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Taxation Options for French Rental Properties

Landlords of French property who incur major building costs need to give careful consideration as to the basis on which they are taxed on their rental income.

If you let residential property in France, you have the choice of two different methods of taxation.

You either opt to receive a fixed percentage cost allowance against rental income, which, for furnished properties is 50% of gross rental income (71% in the case of rural gites, meublé de tourisme and chambres d'hôtes) and 30% for unfurnished accommodation.

Alternatively, you can elect to be taxed on the basis of your actual net profits, the accounting method of taxation, called the régime réel.

These options are available for both furnished and unfurnished accommodation, although there are some differences in the rules that apply.

They also apply whether you are resident or non-resident.

The actual rate of taxation are those under the normal rules for personal income tax, so it will depend on your total income and your household circumstances.

If your costs exceed the cost allowance that is available, then the régime réel needs to be used.

Under this tax regime the deductible costs include not only the usual management and maintenance costs (including local rates) related to the property, but also costs in connection with the purchase, renovation or repair of the property.

Of particular interest are the rules governing unfurnished property, as it is possible to charge losses ( 'déficit foncier') against your overall tax liability. This is one of the few remaining generous niches fiscales in France.

In the case of furnished accommodation it is only possible to charge losses against other rental income, which rather assumes you have a property portfolio, although depreciation of the property is admitted.

Needless to say, there are some limits on the use of the déficit foncier, although they are not hugely onerous.

The first such limitation is that the losses charged each year to your revenu global cannot be greater than €10,700. If the deficit is larger each year it can be carried forward for a further 9 years, but only against rental income.

There are also peculiarities concerning the manner in which interest charges are treated, in order to reduce the admissibility of the interest charge against total income.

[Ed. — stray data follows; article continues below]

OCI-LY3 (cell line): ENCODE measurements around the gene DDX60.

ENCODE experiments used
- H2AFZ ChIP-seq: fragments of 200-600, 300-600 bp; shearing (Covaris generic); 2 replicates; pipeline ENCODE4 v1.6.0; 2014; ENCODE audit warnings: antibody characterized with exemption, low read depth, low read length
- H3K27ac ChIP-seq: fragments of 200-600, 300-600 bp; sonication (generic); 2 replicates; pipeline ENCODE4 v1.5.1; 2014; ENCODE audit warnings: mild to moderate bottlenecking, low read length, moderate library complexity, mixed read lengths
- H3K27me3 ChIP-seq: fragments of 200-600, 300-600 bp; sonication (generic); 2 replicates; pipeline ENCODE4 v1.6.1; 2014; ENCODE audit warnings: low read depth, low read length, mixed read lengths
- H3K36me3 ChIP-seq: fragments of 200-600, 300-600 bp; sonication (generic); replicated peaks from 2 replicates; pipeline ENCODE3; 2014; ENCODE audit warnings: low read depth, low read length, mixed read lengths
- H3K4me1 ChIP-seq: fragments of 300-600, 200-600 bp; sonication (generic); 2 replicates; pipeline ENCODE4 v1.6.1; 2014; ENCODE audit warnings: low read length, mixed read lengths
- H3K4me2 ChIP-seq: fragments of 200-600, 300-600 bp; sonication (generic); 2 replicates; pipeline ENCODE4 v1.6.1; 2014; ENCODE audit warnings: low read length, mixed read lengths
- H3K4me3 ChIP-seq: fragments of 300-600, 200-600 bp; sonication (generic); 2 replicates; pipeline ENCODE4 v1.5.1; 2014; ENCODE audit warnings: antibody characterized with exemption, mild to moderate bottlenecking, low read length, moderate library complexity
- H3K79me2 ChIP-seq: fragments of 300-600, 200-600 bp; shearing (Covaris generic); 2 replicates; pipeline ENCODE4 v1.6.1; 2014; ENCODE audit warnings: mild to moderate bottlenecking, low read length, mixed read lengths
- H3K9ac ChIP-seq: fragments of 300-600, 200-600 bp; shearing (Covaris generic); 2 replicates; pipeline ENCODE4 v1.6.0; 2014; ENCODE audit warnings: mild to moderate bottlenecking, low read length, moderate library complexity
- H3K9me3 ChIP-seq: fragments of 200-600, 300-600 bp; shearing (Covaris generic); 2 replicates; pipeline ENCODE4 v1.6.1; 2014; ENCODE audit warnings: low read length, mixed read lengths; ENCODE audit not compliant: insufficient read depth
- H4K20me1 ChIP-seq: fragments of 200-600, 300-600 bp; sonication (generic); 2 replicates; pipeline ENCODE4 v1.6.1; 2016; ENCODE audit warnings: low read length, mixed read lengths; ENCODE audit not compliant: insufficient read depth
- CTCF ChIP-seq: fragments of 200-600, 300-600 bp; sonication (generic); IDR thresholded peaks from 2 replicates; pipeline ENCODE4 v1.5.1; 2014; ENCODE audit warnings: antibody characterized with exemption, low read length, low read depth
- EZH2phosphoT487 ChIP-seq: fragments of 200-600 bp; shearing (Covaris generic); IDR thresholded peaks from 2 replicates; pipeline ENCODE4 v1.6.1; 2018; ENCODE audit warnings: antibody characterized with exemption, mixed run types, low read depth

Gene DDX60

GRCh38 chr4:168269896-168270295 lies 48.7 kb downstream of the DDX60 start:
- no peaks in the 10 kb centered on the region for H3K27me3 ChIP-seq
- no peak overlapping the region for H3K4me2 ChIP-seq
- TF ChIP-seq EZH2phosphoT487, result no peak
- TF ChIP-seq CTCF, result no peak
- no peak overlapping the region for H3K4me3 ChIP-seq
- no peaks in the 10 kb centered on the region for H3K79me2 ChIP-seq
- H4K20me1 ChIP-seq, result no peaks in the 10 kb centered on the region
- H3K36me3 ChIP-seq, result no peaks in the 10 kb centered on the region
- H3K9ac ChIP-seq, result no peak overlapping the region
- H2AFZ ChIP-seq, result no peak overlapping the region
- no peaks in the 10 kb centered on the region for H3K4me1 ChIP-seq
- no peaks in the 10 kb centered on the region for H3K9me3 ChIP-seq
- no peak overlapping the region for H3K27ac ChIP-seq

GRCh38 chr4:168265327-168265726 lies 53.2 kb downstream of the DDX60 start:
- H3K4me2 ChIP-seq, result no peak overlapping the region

Thus, if the loan interest is lower than the gross rental income the tax authorities consider that the deficit is entirely deductible against your total income, within the limit of € 10,700 per year.

However, by contrast, if loan interest is higher than the gross receipts, the deficit arising from the excess part of the interest is deductible only against rental income over the next ten years.

The following example can illustrate these points.

Item
Example 1
Example 2
Gross Rental Income
- €8,510- €8,510
General Charges- €12,416- €4,720
Interest Charges - €5,280- €9,650
Deficit €9,114(€1,140+€4,720) = - €5,860

In the first example, the interest charges do not generate a deficit, as they are entirely covered by the rental income. As the result, the deficit of €9,144 is entirely chargeable against total income.

In the second example, gross revenues do not offset the loan interest. Therefore, the deficit is €1,140 loan interest (ie € 8,510 gross income - € 9,650 interest) and € 4,720 for other expenses. Only the latter fraction is chargeable to total income. The €1,140 interest can only be charged to future rental revenues.

In order to benefit from the régime réel method of taxation, the property must be let for a continuous minimum period of three years, change of tenancies permitted during this period.

In addition, there are limitations on just what building works can be accepted as eligible costs. Excluded are works that increase the size of the property or add additional units. Only the costs of repairs, maintenance and renovation are directly deductible, not major works of construction or reconstruction - 'travaux de construction et reconstruction'. Nevertheless, despite this limitation, there is no cost ceiling to the works that can be charged against rental income.

Perhaps even more importantly, only those works paid in the year the property is let are deductible.

It also needs to be added that the imputed deficit against overall income will not reduce the level of social charges on this other income; only the social charges that apply against the rental income will be reduced by the deficit. So it is not going to reduce the bill for social charges on your pension or other income.

Clearly, if you use the régime réel you are going to need an accountant, for which there will be a cost.

If you are a landlord in France and you seek accountancy support in relation to your business, then drop us a line at editor@french-property.com and we will endeavour to signpost you to a suitable professional.


Related Reading:

This article was featured in our Newsletter dated 04/11/2014





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